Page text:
Any non-military agency handling sensitive but unclassified (SBU) data for the federal government must be compliant with Federal Information Processing Standards Federal Information Processing Standards (FIPS) This means that government agencies, contractors, and any IT solution hoping to obtain a federal contract must be FIPS-accredited in order to be considered for immediate use.
However, the guidelines represent state-of-the-industry security research and can be voluntarily adopted by any agency looking to stay safe and ensure their current level of secure file transferis government-grade.
What are FIPS?
The FIPS are federal computing guidelines that exist to ensure all computing systems meet a verified standard of security, quality, and processing capability. Ultimately greenlighted by the Secretary of Commerce, FIPS were developed by the National Institute of Standards and Technology (NIST) for the federal government and are constructed in accordance with the Federal Information Security Management Act (FISMA). A presence since 2002, FISMA was created to protect federal data, and outlines a set of security guidelines to that end, including risk categorization, security controls, system inventory, certification, and continuous monitoring.
FIPS fill the void where there are no acceptable industry standards that would enable government organizations to meet a certain federal requirement, and present approved methodologies for accomplishing those requirements effectively and securely. Essentially, these are federally mandated guidelines for government-related agencies dealing with sensitive federal information and deliver NIST-developed best practices concerning how to best meet those requirements.
Who do FIPS apply to?
While FIPS compliance is only mandatory for non-military government agencies, organizations working with government or military, such as vendors or contractors, must comply as well. Specifically, these would be organizations dealing with SBU information. Non-related entities that want to take advantage of the NIST-developed frameworks can also adopt FIPS standards for their own use.
Since FIPS is nested under FISMA, all agencies under FISMA are included in the compliance mandate. This includes those responsible for federally sponsored programs like Medicare, Medicaid, unemployment insurance, and student loans, as well as private sector agencies with government contracts.
What do FIPS cover?
Different organizations operate under certain FIPS frameworks, which cover different areas such as:
- FIPS-140-2 | Cryptography modules.
- FIPS-201-2 | Personal Identity Verification (PIV) of Federal Employees and Contractors
- FIPS-186-4 | Digital Signature Standard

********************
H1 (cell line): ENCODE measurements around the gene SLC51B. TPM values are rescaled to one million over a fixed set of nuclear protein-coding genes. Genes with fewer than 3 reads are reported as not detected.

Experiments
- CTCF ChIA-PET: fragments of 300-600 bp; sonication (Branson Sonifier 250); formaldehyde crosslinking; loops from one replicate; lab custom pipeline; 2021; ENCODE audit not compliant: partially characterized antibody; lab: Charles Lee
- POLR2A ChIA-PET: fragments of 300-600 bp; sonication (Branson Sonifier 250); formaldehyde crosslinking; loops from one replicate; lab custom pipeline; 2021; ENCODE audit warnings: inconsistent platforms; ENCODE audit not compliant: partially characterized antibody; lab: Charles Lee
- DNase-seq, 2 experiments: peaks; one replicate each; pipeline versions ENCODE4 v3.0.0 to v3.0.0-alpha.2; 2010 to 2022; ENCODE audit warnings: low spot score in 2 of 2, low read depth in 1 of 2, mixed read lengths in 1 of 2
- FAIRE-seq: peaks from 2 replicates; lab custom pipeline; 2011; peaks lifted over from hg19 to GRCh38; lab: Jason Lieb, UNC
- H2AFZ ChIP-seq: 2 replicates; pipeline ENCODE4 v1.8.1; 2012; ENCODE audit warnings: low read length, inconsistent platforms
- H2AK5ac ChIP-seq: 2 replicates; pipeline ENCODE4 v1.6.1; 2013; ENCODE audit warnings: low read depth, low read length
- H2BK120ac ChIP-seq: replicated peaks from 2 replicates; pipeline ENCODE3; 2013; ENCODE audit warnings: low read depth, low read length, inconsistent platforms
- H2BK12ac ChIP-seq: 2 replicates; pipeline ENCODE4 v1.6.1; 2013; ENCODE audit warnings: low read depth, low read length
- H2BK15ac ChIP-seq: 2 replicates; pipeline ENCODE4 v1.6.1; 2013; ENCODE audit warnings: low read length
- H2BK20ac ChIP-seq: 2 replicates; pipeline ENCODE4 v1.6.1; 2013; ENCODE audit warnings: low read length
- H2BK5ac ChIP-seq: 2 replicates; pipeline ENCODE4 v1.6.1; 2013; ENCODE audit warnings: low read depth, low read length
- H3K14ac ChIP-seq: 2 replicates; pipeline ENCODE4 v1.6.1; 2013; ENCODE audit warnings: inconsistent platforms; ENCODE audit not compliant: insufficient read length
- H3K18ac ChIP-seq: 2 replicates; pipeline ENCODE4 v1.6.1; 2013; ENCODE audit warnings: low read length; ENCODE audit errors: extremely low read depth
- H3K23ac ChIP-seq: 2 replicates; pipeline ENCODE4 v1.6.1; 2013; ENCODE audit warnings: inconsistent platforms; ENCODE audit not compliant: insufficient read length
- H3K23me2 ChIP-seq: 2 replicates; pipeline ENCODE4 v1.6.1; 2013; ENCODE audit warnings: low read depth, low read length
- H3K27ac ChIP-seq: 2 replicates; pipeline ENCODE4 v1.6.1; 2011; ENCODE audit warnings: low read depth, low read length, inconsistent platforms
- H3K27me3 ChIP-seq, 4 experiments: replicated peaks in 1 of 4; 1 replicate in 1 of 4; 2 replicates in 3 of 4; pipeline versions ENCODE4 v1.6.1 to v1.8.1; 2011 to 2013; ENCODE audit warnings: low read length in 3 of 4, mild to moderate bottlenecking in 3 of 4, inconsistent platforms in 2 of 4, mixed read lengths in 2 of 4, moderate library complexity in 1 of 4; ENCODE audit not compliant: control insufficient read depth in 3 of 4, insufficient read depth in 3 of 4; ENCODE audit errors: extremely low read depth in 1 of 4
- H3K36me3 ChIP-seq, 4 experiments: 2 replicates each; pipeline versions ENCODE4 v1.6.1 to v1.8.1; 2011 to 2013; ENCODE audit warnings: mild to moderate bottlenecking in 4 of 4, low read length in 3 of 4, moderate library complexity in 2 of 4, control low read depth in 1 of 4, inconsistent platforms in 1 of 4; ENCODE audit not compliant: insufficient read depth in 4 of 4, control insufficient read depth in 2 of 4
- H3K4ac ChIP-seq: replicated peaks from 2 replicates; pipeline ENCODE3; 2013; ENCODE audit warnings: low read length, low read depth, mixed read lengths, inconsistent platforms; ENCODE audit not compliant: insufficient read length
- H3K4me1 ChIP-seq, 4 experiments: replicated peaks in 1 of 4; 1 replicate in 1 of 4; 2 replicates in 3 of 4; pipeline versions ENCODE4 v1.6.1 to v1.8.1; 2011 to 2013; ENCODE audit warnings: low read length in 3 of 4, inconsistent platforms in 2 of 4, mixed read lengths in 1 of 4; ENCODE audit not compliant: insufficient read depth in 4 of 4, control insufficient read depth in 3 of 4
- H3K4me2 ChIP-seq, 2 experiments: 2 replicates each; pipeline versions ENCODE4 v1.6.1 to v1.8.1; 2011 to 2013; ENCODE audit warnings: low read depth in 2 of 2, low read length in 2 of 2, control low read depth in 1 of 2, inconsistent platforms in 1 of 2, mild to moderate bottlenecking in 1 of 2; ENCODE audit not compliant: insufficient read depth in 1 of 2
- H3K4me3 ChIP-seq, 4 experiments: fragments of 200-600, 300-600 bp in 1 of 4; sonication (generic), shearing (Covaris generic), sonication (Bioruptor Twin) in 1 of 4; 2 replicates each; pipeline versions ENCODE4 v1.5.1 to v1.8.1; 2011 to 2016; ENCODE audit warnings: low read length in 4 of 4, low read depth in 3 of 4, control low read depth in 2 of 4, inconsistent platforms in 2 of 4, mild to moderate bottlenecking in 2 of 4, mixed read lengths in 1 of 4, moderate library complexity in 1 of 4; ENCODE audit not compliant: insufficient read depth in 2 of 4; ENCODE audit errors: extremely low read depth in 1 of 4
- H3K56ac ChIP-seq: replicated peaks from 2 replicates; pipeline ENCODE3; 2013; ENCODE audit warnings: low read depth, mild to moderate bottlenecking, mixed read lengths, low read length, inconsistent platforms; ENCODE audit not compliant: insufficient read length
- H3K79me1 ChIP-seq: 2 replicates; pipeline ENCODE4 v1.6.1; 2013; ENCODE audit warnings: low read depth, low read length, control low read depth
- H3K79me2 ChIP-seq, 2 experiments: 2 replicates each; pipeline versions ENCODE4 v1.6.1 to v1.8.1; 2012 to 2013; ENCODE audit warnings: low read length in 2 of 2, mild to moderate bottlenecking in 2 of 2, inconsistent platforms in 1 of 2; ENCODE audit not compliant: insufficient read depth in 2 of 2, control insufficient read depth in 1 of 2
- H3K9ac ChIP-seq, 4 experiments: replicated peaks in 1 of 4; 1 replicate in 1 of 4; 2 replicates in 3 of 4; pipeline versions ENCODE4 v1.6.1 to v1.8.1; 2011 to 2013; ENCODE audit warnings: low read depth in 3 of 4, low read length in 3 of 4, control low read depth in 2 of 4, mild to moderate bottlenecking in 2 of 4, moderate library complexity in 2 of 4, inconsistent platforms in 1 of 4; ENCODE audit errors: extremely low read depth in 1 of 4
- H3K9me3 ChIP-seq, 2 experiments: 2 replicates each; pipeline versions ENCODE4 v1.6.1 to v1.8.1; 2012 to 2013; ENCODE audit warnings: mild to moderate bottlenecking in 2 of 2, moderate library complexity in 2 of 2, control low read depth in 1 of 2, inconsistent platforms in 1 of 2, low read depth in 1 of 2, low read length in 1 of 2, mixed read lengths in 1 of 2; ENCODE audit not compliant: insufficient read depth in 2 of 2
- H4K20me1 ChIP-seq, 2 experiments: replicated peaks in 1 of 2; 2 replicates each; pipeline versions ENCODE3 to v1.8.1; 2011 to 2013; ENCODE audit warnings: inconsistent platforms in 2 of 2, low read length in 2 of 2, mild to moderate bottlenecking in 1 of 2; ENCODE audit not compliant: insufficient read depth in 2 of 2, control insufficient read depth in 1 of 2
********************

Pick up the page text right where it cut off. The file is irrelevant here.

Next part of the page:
- FIPS-197 | Advanced Encryption Standards (AES)
- FIPS- 199 | Security Categorization of Federal Information and Information Systems
When it comes to Secure File Transfer (SFT), FIPS 140-2 deals with the encryption requirements necessary to make that happen. Entitled ‘Security Requirements for Cryptographic Modules,” it delineates which cryptographic strengths and algorithms meet the security standards for transferring files safely.
FIPS secures four layers deep, per the FIPS 140-2 specification:
Level 1 “allows the software and firmware components of a cryptographic module to be executed on a general purpose computing system using an unevaluated operating system.” This enables users to run FIPS-level encryptions on regular hardware and represents the most basic layer of protection. On this level, no physical security mechanisms are required, other than what is needed to execute basic encryption functions (I.e., “at least one Approved algorithm or Approved security function shall be used”).
Level 2 mandates role-based authentication, physical seals that provide evidence of tampering, and OS-based security protocols.
Level 3 builds on Level 2, adding tamper-resistant physical protections to the mix.
Level 4 builds on Level 3, including resistance to environmental hazards.
Broadly speaking, in practice FIPS regulates encryption algorithms, key storage, the formatting of location and PII, and various data processing areas. This is essential to creating a uniform standard of protection among government entities and those dealing with confidential, federal information.
While you could go it alone, the right secure file transfer solutions can make a huge difference when it comes to prepping for compliance. In fact, proving compliance generally involves demonstrating those secure file transfer methods and backing them up with audit logs. GoAnywhere MFT, a managed file transfer solution, makes it easy by tracking file movements and letting you pull logs conveniently as needed.
To stay compliant, an organization needs to be aware of what is happening with their files and account for who is viewing them, where they are being transferred, and whether they are safe once they get there (storage) and as they’re travelling (in transit). GoAnywhere MFT can provide visibility over the entire file transfer process, making these answers easy to give and helping to keep organizations above the compliance line. In most cases, this means encrypting file transfers on-premises and in the cloud, encrypting files, and ensuring the integrity of the data being sent.
GoAnywhere data security helps you meet federal security requirements by providing encryption technologies that enable SFT, monitoring over the file transfer process, detailed audit logs and reporting, granular user permissions, and multiple pathways for securely sending files.
To see how GoAnywhere helps organizations secure, automate, and centralize their file transfers, you can request a live demo today.